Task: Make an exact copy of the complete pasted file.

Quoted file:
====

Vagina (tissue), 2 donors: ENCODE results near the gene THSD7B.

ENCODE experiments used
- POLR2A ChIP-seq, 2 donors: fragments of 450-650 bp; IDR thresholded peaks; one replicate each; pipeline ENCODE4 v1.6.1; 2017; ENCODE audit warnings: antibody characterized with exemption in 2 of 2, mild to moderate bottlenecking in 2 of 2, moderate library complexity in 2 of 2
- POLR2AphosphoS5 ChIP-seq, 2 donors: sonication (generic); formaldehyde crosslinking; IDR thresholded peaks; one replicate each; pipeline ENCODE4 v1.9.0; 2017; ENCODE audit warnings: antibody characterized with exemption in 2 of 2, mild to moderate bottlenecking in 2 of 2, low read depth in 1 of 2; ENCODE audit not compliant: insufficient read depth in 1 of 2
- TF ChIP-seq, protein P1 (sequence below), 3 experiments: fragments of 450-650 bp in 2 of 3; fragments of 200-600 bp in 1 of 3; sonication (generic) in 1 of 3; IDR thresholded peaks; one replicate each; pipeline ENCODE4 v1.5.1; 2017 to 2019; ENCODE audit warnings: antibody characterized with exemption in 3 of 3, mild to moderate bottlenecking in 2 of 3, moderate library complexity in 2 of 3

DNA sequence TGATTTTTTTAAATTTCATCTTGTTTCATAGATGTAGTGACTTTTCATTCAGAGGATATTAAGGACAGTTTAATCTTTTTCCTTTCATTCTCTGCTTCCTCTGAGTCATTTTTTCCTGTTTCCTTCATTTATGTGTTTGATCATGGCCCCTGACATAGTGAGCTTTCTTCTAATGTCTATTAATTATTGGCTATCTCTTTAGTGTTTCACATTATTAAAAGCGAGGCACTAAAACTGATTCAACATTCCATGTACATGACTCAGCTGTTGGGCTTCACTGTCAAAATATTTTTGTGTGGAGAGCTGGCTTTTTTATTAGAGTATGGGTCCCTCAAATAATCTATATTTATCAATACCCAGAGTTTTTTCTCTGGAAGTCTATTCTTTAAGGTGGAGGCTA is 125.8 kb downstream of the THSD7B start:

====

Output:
Vagina (tissue), 2 donors: ENCODE results near the gene THSD7B.

ENCODE experiments used
- POLR2A ChIP-seq, 2 donors: fragments of 450-650 bp; IDR thresholded peaks; one replicate each; pipeline ENCODE4 v1.6.1; 2017; ENCODE audit warnings: antibody characterized with exemption in 2 of 2, mild to moderate bottlenecking in 2 of 2, moderate library complexity in 2 of 2
- POLR2AphosphoS5 ChIP-seq, 2 donors: sonication (generic); formaldehyde crosslinking; IDR thresholded peaks; one replicate each; pipeline ENCODE4 v1.9.0; 2017; ENCODE audit warnings: antibody characterized with exemption in 2 of 2, mild to moderate bottlenecking in 2 of 2, low read depth in 1 of 2; ENCODE audit not compliant: insufficient read depth in 1 of 2
- TF ChIP-seq, protein P1 (sequence below), 3 experiments: fragments of 450-650 bp in 2 of 3; fragments of 200-600 bp in 1 of 3; sonication (generic) in 1 of 3; IDR thresholded peaks; one replicate each; pipeline ENCODE4 v1.5.1; 2017 to 2019; ENCODE audit warnings: antibody characterized with exemption in 3 of 3, mild to moderate bottlenecking in 2 of 3, moderate library complexity in 2 of 3

DNA sequence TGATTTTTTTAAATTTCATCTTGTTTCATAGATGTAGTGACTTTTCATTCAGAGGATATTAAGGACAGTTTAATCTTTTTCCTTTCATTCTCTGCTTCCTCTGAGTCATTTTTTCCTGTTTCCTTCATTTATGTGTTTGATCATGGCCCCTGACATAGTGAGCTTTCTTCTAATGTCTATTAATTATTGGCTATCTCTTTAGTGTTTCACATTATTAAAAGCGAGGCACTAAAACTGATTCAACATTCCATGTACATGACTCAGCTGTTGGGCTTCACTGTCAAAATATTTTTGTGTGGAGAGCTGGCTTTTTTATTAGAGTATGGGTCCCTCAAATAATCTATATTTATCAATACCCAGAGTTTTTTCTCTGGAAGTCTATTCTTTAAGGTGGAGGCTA is 125.8 kb downstream of the THSD7B start: